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Interactive examples architecture and the shadow DOM

In our interactive examples architecture, examples are built as complete separate pages, served from their own domain, like this: When we include them on MDN, we do it by creating an iframe in the MDN page, that contains the interactive examples page. So the interactive example is in its own isolated world, separate from the rest of the page.

This has some advantages. One is security: we don't have to worry much about what the example code is doing, because it can't get access to the rest of the page. So we don't really have to vet contributions much for security. Another is just isolation: if we do things in the interactive example they won't "escape" into the page. For example, in the JS interactive examples we redefine console.log() to make it write to the example's output pane, but we don't want that change to affect code running in the MDN page.

There are also some disadvantages to the iframe thing. One is that it's hard to set the size of the iframe, which means we need to have this clumsy mechanism where examples can only come in a range of fixed sizes. Another is performance: the browser loads iframe content after main page content, which makes it slow to load the example. When we first launched interactive examples, we were very worried about performance, and started a project to move the examples "inline", but it never went anywhere. Another problem is that it's hard to apply styles consistently across the main page and the example UI.

But overall I'd say that although the iframe thing is a hack, it's a hack that's served us pretty well for a few years.

But, the example page really consists of two parts:

  • the editor part, which includes all the UI (titles, labels, code editors)
  • the output part, which is where the result of the code is displayed

Currently both those parts are in the scope for the example code. You could see this, for example, by loading any JS interactive example, say, and replacing the example code with:

const title = document.querySelector("h4");
title.textContent = "hello";

...and you'll see that the editor's title has changed. So for the JS and the CSS examples, the code runs in the same scope as all the editor UI. This is OK for the JS and CSS examples: the JS examples are quite self-contained and with the CSS examples we constrain the CSS so it's only applied to a specific element.

But the HTML examples are more like full editing environments, where we want to have complete CSS rules that apply to whole sets of elements. For example, in the example at, we have some CSS like this:

p {
    font-weight: bold;

...but we don't want that to escape into the editor and style the editor UI's paragraphs as bold. So we needed a way to constrain the code only to the output pane of the editor. We currently do that using Shadow DOM. This means we put the output pane in a shadow DOM tree, and we apply the styles to that shadow DOM tree. Because of that, the CSS rules are constrained to the shadow DOM tree, and don't leak out into the interactive example document (mdn/interactive-examples#706).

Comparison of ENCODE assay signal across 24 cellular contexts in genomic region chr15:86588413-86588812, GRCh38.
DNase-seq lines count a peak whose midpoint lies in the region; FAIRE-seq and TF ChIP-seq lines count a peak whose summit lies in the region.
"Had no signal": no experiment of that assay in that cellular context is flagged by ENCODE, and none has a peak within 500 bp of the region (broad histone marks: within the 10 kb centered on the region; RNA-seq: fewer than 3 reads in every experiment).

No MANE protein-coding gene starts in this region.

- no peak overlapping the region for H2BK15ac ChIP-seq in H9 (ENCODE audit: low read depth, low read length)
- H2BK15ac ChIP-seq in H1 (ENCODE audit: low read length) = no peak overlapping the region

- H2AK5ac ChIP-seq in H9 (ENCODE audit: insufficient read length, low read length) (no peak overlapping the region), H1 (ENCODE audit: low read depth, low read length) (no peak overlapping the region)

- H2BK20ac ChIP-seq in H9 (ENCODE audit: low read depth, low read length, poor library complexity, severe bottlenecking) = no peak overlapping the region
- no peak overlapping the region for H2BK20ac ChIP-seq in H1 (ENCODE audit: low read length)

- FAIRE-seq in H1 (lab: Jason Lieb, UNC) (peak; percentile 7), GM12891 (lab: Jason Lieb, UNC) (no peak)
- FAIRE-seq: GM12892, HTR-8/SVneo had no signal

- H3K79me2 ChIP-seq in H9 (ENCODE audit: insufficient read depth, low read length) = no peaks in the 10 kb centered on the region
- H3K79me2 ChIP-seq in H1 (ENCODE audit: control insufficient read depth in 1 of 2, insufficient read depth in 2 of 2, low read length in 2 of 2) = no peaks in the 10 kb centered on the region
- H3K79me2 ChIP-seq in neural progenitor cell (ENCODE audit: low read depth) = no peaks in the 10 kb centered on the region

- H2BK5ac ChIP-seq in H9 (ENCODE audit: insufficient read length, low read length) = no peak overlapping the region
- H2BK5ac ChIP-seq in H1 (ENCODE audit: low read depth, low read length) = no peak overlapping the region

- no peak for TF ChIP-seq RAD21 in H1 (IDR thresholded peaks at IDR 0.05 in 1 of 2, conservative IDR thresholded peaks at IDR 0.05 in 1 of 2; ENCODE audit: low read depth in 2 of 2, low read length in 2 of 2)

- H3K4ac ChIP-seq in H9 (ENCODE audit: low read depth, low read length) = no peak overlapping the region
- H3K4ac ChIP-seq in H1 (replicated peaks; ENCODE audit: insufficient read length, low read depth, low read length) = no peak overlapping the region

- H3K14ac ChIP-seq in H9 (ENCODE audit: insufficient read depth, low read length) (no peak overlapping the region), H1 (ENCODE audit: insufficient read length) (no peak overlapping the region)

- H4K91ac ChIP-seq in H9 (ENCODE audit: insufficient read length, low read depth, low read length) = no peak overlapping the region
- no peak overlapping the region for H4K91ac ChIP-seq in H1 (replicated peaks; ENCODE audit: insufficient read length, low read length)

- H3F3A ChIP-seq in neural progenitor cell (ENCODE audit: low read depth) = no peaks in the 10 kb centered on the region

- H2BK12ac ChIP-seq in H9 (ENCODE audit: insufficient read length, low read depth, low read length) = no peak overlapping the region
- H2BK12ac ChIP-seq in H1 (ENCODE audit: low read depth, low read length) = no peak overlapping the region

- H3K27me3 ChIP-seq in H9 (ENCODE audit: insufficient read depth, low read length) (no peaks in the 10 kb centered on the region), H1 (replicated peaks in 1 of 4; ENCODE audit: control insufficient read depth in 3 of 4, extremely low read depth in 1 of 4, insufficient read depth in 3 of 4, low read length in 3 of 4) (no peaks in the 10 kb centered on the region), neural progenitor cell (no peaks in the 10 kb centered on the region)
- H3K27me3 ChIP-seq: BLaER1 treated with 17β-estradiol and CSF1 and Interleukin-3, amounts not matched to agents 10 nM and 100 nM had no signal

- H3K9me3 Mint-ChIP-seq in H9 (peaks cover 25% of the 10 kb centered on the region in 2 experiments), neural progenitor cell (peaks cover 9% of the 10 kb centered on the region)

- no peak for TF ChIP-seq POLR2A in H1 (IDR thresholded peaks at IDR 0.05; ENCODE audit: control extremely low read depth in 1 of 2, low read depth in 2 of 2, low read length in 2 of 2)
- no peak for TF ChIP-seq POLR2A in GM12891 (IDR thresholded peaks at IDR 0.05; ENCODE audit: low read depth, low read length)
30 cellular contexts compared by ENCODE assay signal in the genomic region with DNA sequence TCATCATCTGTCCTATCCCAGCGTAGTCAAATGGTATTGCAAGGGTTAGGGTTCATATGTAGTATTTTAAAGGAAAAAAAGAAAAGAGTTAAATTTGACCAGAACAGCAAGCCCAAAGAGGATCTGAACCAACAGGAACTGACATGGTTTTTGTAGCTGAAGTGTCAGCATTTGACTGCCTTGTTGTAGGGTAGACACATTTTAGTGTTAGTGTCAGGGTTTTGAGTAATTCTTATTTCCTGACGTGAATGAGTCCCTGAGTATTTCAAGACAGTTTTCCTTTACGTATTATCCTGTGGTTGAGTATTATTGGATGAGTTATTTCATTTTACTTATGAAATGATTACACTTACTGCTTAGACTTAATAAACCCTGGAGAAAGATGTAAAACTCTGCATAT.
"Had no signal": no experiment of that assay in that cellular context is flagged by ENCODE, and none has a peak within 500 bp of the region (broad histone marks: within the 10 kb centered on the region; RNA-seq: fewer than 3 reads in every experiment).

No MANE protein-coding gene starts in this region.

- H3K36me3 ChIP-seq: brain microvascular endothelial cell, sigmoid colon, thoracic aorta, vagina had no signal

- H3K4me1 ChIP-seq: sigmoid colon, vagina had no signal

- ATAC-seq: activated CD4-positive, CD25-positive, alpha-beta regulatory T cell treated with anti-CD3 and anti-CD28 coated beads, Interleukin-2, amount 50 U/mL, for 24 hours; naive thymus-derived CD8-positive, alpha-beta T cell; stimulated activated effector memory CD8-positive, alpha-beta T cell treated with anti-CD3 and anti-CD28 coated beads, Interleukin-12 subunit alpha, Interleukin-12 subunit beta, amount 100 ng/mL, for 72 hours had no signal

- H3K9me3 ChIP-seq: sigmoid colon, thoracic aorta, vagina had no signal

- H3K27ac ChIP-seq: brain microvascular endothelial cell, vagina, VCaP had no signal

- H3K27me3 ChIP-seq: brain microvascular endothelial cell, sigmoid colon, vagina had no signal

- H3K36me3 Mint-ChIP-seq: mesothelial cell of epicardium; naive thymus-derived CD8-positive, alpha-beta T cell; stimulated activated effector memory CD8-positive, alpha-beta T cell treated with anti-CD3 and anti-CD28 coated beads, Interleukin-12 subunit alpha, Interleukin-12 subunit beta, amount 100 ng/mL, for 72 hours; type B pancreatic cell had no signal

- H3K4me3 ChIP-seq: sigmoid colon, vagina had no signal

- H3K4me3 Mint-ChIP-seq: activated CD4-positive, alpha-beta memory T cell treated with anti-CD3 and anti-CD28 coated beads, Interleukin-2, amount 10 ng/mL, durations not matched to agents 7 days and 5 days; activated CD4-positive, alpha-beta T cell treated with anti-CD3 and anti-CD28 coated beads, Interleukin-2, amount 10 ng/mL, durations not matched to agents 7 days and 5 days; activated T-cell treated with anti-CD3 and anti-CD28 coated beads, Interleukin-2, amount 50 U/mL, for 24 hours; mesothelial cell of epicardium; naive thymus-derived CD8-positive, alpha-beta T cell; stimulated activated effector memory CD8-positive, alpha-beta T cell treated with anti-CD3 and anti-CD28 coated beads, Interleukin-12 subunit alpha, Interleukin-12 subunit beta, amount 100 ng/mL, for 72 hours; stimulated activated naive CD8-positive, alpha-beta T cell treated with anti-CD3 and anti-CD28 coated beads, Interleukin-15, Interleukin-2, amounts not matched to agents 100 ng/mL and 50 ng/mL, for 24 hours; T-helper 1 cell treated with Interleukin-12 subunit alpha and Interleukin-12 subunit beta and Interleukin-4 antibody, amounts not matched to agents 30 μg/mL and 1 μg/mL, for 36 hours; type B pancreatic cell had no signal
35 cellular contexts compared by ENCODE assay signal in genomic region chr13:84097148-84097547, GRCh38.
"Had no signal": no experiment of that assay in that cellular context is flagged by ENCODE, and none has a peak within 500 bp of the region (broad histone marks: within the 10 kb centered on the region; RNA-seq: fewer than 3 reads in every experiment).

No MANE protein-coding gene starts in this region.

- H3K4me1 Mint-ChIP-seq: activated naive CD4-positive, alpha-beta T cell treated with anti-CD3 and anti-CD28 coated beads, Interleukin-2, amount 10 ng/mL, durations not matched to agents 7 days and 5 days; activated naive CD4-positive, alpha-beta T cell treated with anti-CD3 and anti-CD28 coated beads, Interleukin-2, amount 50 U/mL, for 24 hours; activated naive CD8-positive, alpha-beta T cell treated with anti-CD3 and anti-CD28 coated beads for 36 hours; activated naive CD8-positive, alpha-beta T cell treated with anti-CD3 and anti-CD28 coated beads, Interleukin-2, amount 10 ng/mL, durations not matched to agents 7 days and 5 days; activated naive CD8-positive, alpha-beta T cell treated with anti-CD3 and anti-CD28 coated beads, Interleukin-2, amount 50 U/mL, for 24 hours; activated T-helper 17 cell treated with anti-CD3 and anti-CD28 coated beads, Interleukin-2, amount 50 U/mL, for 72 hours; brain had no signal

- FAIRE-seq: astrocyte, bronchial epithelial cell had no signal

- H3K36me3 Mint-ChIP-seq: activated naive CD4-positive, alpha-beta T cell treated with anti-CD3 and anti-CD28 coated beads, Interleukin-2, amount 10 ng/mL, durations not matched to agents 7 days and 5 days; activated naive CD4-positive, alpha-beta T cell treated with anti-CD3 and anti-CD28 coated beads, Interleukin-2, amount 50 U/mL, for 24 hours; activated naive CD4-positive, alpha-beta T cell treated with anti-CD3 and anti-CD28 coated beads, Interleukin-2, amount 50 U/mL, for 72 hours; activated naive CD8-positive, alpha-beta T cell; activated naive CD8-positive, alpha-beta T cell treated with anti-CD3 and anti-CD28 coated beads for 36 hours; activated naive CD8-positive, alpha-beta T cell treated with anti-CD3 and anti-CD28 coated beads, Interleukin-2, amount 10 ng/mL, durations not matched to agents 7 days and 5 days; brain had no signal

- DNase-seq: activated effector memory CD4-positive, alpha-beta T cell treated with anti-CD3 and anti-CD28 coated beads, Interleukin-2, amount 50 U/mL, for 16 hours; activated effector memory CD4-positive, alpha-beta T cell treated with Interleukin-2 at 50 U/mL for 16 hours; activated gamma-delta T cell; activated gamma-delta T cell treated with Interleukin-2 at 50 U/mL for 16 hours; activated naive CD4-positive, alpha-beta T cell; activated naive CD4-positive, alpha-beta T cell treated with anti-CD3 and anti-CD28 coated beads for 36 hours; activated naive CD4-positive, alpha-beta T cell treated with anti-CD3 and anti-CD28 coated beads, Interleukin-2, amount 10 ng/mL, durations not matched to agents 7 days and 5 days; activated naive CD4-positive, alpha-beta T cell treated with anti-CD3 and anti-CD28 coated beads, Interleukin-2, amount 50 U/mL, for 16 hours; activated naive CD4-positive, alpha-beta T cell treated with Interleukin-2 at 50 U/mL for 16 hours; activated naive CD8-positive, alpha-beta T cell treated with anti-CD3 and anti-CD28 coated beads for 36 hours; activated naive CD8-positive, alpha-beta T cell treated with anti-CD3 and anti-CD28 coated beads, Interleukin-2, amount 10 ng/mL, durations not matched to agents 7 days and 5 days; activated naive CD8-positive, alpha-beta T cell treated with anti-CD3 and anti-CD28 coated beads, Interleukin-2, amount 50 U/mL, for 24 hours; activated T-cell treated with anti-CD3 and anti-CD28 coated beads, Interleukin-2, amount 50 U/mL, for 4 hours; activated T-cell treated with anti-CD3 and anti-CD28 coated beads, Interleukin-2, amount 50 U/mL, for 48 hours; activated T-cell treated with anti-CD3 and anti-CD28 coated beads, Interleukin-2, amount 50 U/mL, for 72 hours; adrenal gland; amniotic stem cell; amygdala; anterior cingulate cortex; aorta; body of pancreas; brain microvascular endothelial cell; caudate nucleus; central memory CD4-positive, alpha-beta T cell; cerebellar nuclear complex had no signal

That works fine for the HTML examples, and at first we thought we could use the same design for Web/API examples. But we can't, because most Web APIs aren't available in the shadow DOM context. For example, when we write a web page, many Web APIs are available on the Document object, which is accessible using the document global:

const header = document.querySelector('header');

To write Web API examples with the shadow DOM implementation of the editor, we expect to call these APIs on the "shadow root". You can see my efforts to do this in mdn/interactive-examples#1186: under the hood we need to do something like:

const documentRoot = getShadowRoot();
const header = documentRoot.querySelector('header');

The problem is, getShadowRoot() doesn't return a Document, it returns a ShadowRoot, which only has a few of the Document APIs on it.

So this, we think, completely kills the idea of using the Shadow DOM editor for Web APIs.

Another issue with Shadow DOM is that some CSS features don't work in it. In particular @font-face (mdn/interactive-examples#887, mdn/interactive-examples#1015) and apparently @counter-style as well (mdn/interactive-examples#2089) and maybe some other at-rules too, I don't know.

And that's where things have been, until NiedziolkaMichal came along and tried the approach of using another iframe for the output pane, so we have (I guess?) one iframe for the whole example, including the editor, and that embeds another iframe, for the output of the example. That means code running in the output is isolated from the editor, as it is with shadow DOM, but it also gets a complete web page environment, with a Document and everything else.

I'm excited about this because I think having IEs for basic Web APIs would be a big upgrade for MDN. But I'm not a maintainer of the IE machinery, so it's really a decision of the dev team how they want to go ahead with this.

I also think this is not the perfect architecture: it would probably be better to have the editor code inline in the page (i.e. not in an iframe at all). Another option, which we explored a little, would be to use a third-party editor like an embedded CodePen. But the fact that NiedziolkaMichal has an implementation of the editor that works, today, seems like a big point in its favour.

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